Turns out grandma was on to something
We Get It: Kale Is Trendy
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But if we're being honest, eating it raw is kind of gross. (It's rough and bitter and, unless "massaged," it's pretty unpleasant). But wait! Good news: Kale is actually better for you—and your tastebuds—when it's cooked. So are these other fruits and veggies.
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This leafy green is loaded with calcium, iron and magnesium. To fully absorb its goodness though, cook it. The amount of calcium in spinach will triple.
What to make: Coconut Creamed Spinach
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Cooked kale isn't just more palatable; it's also healthier. Packed with fiber, the leafy green's cholesterol-lowering abilities go into overdrive when it's heated.
What to make: Kale Minest rone
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Like mushrooms, raw carrots aren't easy to digest. By cooking them, you ensure easy digestion as well as maximum benefits from the copious amounts of beta-carotene, an antioxidant that's converted to vitamin A and improves eye health. Looks like grandma's insistence on boiling them wasn't so crazy.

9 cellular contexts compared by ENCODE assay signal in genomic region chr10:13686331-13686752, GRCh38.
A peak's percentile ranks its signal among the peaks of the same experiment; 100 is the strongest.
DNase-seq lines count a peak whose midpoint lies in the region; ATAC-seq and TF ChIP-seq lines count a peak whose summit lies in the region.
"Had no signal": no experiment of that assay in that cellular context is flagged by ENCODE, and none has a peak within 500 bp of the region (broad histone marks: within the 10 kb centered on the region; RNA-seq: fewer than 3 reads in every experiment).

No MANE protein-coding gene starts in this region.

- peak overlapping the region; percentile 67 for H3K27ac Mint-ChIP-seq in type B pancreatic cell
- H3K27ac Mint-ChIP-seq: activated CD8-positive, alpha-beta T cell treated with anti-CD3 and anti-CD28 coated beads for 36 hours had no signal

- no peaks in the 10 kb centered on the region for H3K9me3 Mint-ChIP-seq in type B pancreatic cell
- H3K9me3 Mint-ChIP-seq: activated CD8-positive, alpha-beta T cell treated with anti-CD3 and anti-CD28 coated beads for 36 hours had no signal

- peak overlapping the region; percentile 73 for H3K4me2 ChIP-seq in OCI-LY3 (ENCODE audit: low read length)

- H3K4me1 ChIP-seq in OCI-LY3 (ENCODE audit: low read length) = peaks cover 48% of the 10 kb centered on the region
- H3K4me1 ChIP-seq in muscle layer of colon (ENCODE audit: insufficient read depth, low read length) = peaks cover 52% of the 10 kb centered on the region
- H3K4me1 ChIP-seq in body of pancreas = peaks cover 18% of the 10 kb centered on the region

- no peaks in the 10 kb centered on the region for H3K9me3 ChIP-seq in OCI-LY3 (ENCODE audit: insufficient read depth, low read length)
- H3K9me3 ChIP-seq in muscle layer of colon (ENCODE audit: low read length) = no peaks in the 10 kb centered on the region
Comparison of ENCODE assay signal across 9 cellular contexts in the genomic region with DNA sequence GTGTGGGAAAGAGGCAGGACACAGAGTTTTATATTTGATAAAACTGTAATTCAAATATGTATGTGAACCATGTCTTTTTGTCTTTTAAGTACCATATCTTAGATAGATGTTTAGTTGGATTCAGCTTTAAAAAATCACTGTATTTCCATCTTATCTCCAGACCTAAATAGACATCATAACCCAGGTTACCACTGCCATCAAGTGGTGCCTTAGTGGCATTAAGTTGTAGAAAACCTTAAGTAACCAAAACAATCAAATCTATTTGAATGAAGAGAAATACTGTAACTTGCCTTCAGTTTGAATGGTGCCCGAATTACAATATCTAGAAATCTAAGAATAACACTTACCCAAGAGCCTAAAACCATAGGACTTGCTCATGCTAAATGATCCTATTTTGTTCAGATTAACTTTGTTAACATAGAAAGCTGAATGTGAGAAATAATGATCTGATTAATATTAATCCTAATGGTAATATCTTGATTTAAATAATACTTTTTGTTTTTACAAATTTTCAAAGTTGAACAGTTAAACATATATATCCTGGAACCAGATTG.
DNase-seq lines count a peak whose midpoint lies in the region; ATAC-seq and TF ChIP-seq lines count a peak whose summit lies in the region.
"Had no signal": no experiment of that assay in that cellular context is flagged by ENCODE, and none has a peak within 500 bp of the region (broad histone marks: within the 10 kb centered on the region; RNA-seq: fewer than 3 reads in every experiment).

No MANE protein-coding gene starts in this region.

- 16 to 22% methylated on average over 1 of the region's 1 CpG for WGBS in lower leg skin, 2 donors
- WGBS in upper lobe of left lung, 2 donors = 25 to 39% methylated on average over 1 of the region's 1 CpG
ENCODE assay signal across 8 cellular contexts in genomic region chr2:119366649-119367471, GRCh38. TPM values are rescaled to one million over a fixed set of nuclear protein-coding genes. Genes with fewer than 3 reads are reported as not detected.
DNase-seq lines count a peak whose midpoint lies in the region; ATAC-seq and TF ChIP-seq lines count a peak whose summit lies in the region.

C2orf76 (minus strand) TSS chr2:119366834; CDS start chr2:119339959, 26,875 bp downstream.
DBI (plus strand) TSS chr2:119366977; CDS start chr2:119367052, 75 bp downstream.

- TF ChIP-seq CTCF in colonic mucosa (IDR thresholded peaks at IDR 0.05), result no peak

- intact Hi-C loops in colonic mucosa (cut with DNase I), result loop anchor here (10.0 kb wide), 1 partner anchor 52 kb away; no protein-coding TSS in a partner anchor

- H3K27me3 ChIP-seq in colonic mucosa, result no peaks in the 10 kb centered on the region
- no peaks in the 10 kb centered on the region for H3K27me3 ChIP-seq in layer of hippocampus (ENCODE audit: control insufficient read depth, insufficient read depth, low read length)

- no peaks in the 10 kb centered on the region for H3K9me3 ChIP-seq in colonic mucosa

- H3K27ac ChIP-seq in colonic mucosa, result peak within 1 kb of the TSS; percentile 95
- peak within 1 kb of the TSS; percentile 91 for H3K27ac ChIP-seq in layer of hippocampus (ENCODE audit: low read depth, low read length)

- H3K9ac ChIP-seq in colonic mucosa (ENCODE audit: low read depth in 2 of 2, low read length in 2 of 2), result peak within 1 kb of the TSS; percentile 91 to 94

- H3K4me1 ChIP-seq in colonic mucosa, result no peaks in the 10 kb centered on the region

What to make: Whole Roasted Carrots
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One of the more divisive veggies, mushrooms have a tough structure that makes them hard to digest. In addition to making them more easily digestable, cooking mushrooms ensures that they're safe to eat, as it kills any toxins that may be present.
What to make: Crispy Mushrooms
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This one's kind of surprising. We're used to eating raw tomatoes tossed into salads or sliced over sandwiches, but it turns out the fruit's amounts of cancer-fighting lycopene increase by about 30 percent after being heated. That makes pasta with tomato sauce an essential, right?
What to make: Roasted Tomato Soup